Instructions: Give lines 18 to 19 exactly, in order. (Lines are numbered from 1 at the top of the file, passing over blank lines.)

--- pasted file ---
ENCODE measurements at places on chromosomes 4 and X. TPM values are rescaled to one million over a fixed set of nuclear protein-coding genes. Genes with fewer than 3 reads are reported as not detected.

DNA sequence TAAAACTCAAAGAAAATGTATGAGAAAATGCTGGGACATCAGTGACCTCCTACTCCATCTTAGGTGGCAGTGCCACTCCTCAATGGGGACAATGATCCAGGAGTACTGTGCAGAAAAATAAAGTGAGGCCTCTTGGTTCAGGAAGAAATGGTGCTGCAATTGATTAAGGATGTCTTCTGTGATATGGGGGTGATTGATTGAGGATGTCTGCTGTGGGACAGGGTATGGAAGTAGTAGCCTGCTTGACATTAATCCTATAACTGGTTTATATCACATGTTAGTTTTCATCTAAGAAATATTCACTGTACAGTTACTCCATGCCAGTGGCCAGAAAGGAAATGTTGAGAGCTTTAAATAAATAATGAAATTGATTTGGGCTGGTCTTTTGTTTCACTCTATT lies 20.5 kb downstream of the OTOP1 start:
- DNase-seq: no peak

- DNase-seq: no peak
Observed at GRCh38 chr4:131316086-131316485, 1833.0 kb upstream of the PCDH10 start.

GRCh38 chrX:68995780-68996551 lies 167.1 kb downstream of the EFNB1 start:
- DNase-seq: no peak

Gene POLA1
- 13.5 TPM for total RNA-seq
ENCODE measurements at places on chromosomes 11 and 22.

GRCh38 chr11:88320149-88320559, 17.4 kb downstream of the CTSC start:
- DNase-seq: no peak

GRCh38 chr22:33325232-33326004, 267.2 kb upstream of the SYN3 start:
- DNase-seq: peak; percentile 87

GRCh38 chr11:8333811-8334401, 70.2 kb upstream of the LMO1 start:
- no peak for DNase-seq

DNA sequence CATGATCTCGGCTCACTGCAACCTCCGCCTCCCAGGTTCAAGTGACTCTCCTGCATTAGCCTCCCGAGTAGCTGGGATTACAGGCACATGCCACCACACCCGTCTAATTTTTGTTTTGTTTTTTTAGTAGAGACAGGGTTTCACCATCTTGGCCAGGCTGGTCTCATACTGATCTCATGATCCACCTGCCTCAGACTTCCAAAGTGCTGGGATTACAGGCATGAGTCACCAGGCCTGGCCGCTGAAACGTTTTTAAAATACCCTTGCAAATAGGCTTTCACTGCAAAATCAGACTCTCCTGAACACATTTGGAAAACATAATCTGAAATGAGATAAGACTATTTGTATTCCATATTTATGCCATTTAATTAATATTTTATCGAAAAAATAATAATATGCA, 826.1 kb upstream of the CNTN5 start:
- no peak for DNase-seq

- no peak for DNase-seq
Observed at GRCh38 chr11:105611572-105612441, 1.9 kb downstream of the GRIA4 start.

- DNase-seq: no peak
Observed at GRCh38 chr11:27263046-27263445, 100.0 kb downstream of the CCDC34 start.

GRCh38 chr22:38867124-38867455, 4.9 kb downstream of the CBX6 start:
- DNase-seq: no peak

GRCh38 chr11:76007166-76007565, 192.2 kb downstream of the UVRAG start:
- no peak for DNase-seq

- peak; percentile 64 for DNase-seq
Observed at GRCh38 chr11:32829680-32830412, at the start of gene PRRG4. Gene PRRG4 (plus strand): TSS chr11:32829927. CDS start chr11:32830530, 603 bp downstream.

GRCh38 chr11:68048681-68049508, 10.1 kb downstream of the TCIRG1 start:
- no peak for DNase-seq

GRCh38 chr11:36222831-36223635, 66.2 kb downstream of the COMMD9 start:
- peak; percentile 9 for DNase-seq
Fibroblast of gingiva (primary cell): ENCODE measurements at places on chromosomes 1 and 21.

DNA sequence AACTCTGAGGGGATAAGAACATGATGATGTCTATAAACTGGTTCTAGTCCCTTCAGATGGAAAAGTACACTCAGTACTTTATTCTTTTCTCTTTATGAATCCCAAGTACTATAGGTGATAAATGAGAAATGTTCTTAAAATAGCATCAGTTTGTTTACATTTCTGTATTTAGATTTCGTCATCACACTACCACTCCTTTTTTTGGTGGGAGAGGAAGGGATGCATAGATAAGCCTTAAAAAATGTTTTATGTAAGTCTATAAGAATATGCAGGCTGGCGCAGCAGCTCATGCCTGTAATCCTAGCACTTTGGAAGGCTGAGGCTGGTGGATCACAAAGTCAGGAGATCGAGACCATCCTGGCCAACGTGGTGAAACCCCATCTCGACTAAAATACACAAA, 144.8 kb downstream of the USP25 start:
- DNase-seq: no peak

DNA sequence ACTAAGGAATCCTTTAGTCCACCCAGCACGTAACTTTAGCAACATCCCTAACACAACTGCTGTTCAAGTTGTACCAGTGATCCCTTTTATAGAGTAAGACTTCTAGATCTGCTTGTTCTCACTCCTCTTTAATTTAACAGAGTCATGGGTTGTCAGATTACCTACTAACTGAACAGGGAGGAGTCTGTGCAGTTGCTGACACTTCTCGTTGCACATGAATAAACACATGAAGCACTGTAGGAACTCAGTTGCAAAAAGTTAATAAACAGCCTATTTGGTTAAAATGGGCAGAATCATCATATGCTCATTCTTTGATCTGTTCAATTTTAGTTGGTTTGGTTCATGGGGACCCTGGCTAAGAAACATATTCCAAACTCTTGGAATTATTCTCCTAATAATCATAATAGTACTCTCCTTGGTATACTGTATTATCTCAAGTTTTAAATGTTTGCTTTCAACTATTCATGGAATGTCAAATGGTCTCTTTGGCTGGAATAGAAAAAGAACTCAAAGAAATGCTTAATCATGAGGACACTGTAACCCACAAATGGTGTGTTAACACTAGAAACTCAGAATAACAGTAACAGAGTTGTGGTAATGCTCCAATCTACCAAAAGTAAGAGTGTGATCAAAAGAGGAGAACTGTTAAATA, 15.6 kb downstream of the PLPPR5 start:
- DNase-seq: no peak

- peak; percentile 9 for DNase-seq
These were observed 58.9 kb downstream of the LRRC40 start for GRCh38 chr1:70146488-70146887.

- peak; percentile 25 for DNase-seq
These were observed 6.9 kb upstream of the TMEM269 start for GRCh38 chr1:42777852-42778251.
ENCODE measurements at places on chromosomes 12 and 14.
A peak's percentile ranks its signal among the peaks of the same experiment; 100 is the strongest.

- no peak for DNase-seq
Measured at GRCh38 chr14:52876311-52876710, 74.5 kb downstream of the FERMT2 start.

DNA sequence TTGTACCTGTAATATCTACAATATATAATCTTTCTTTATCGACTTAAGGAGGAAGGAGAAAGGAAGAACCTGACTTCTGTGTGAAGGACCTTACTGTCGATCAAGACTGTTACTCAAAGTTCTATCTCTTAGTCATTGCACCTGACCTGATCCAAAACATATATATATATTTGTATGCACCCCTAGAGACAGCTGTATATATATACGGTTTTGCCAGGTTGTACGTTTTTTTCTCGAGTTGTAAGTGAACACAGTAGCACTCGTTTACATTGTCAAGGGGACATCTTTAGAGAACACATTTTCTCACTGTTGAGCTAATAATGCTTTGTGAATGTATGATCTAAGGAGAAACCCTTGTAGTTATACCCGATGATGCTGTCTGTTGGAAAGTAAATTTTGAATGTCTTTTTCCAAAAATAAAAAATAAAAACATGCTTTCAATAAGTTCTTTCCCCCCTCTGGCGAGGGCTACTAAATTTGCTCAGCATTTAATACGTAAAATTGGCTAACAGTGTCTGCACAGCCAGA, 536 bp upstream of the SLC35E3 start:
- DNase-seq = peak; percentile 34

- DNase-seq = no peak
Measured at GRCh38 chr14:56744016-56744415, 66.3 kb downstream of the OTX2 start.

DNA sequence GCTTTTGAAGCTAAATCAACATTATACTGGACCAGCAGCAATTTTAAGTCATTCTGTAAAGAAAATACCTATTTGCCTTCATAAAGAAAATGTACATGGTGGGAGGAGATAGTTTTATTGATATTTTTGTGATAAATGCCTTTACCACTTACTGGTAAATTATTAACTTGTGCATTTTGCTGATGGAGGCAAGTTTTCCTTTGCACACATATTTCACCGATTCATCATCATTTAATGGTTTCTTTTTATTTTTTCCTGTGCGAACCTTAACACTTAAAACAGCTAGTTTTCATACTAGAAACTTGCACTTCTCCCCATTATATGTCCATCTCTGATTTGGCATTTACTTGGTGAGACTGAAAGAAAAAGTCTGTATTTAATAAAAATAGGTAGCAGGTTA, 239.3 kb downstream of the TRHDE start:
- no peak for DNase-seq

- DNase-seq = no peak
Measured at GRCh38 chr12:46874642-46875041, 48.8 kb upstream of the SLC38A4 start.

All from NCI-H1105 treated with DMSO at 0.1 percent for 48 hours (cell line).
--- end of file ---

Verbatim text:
- no peak for DNase-seq

- no peak for DNase-seq